- During the COVID-19 pandemic, employers covered by the Americans with Disabilities Act (ADA) may measure employees' body temperature, even though it is a medical exam, according to the U.S. Equal Employment Opportunity Commission (EEOC). The guidance comes from an EEOC statement updated March 19 that directs employers to a publication written during the H1N1 outbreak.
- An ADA-covered employer can ask employees who call in sick if they are experiencing symptoms of a pandemic virus so as to protect the rest of its workforce during a pandemic, the Commission said in the statement. The agency noted, however, that employers must maintain "all information about employee illness as a confidential medical record in compliance with the ADA." In addition, the ADA does not interfere with an employer's ability to follow the Centers for Disease Control and Prevention's (CDC) advice that "employees who become ill with symptoms of COVID-19 should leave the workplace." When employees return to work, the ADA allows employers to require a doctor's certification because the inquiry is not disability-related or, in the time of a pandemic, would be justified under ADA standards for disability-related inquiries, EEOC said.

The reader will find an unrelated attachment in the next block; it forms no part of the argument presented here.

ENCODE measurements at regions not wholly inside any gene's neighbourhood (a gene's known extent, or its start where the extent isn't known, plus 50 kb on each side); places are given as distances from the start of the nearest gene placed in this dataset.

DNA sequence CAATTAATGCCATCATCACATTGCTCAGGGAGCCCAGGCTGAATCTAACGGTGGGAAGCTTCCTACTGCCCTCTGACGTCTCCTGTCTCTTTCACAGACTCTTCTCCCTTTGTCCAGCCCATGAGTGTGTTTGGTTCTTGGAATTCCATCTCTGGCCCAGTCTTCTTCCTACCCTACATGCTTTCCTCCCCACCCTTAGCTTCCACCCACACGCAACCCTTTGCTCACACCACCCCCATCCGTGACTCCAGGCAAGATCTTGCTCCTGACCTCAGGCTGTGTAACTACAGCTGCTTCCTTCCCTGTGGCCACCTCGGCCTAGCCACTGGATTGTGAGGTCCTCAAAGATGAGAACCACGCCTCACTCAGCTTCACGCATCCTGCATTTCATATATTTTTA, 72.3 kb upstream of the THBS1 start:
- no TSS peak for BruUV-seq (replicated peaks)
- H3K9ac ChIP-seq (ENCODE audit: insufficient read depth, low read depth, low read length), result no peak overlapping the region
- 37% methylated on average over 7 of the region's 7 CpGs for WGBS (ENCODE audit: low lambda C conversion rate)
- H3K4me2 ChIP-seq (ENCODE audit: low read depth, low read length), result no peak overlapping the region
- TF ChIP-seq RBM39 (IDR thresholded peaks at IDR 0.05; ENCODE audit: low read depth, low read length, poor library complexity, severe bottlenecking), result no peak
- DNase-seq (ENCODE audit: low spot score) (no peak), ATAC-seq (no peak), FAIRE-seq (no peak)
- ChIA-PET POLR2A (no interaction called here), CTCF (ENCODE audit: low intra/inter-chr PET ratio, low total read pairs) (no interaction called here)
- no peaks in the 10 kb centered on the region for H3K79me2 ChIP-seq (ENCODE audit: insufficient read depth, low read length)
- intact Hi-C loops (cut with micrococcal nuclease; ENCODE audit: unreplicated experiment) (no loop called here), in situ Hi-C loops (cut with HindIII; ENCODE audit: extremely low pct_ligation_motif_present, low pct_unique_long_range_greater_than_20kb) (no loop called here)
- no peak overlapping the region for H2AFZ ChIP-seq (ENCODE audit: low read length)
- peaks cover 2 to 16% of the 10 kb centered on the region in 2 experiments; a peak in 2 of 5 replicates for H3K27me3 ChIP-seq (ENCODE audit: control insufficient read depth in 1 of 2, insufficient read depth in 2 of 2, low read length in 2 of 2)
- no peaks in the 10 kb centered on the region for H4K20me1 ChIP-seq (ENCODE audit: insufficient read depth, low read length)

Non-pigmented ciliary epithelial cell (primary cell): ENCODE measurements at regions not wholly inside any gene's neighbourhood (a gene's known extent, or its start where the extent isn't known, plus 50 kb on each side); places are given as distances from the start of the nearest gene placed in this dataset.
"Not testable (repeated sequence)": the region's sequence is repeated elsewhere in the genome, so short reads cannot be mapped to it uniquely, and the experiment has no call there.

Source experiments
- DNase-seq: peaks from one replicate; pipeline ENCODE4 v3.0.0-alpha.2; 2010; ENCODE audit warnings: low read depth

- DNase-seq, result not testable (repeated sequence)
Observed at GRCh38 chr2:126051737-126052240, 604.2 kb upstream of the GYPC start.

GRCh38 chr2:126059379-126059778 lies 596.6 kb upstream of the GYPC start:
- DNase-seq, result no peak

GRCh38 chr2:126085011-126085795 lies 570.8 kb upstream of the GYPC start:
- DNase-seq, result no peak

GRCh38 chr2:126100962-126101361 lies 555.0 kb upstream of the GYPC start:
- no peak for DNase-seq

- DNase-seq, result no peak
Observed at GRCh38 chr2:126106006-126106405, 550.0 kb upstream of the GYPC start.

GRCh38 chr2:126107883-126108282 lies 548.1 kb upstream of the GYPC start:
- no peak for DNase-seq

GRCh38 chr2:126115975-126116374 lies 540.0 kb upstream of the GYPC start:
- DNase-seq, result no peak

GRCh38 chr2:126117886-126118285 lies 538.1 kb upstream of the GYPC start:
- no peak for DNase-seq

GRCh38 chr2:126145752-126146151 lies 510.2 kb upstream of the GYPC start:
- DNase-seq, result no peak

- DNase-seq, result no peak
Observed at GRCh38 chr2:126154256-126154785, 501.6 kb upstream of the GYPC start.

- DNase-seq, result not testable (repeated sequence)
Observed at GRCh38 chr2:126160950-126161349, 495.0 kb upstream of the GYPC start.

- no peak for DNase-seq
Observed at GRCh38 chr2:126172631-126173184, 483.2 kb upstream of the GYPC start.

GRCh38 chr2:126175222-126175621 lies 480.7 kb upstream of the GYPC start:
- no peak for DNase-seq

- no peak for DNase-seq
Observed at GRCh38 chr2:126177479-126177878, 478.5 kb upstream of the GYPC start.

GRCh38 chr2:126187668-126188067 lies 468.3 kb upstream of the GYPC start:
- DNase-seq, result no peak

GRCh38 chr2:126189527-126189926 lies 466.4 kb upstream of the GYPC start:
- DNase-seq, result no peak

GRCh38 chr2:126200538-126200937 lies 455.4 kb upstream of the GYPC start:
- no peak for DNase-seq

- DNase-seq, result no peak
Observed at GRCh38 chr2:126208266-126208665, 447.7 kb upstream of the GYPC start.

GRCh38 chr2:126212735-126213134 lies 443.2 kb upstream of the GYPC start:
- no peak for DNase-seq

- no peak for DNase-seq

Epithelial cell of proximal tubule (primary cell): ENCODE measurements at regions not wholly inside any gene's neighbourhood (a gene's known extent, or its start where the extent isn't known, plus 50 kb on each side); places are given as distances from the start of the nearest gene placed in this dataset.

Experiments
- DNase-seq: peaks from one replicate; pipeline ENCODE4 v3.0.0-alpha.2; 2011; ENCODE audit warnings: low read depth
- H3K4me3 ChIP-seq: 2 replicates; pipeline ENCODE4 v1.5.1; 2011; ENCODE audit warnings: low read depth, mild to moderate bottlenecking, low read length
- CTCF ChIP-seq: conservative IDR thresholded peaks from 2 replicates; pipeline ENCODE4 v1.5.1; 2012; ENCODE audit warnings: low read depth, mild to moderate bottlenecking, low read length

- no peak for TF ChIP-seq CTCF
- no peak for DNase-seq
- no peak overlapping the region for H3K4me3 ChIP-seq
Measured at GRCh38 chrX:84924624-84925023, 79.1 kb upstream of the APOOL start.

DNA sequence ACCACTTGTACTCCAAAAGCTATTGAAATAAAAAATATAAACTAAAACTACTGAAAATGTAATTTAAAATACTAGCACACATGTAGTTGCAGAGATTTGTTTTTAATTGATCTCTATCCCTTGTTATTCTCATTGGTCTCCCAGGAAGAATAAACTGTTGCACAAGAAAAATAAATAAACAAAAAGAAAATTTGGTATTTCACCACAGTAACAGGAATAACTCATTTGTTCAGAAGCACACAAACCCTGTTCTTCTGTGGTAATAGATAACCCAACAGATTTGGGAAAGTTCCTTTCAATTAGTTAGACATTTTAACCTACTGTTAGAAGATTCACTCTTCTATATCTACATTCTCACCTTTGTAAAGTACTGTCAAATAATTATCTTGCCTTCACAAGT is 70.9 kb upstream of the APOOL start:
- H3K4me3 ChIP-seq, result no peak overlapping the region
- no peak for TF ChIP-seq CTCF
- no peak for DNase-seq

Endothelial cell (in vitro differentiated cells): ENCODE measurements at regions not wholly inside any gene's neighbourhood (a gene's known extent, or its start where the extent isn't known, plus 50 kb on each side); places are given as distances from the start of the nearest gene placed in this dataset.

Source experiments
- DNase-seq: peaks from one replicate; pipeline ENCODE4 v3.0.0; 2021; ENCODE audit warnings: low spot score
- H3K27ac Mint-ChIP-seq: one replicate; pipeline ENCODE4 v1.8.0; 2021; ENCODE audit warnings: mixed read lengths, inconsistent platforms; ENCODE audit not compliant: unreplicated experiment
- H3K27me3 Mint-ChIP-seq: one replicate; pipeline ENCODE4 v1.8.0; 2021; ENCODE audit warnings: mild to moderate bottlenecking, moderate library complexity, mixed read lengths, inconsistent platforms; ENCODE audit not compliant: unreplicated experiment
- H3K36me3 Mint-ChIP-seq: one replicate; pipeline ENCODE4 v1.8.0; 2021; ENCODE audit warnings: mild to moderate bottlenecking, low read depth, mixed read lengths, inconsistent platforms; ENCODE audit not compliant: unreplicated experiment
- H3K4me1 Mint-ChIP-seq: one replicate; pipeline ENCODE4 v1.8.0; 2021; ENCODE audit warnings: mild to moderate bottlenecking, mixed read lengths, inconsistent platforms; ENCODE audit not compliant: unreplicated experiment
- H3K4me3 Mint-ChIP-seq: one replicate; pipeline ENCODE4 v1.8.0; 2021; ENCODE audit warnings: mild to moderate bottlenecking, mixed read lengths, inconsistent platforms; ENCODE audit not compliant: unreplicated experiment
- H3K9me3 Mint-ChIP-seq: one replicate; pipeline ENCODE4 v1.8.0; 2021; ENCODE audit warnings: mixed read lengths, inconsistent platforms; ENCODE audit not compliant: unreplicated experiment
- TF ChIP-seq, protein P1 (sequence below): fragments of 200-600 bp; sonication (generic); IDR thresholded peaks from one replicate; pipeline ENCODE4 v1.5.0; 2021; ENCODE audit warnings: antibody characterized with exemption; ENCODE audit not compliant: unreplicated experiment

- If hiring, employers may screen applicants for COVID-19 symptoms, EEOC said. It must do so for "all entering employees in the same type of job," regardless of whether the applicant has a disability. Furthermore, employers may take applicant's temperatures "as part of a post-offer, pre-employment medical exams." Employers may also delay the start date of applicants who exhibit COVID-19 symptoms, per CDC guidance, EEOC said. An employer can withdraw a job offer if it needs an applicant to start immediately but the applicant has COVID-19 or its symptoms.
EEOC noted that the ADA still applies but does not prevent employers from following the guidelines and suggestions made by the CDC or health authorities. The ADA covers employers with 15 or more employees, including state and local governments. Covered employers are not allowed to discriminate against qualified individuals with disabilities in employment, including job application procedures, hiring and more.
The U.S. Department of Labor's (DOL) Wage and Hour Division and Occupational Safety and Health Administration (OSHA) also recently announced coronavirus guidance for employers. Among other things, the guidance discusses whether the Fair Labor Standards Act obligates employers to pay workers who cannot work from home, if required. Separately, OSHA provides strategies for preventing the spread of COVID-19 and includes guidance on safe work practices.
As the COVID-19 pandemic continues, a rapidly increasing number of employers, both state and federal, are adopting or expanding remote work policies and procedures as a means of keeping their workforce safe and productive.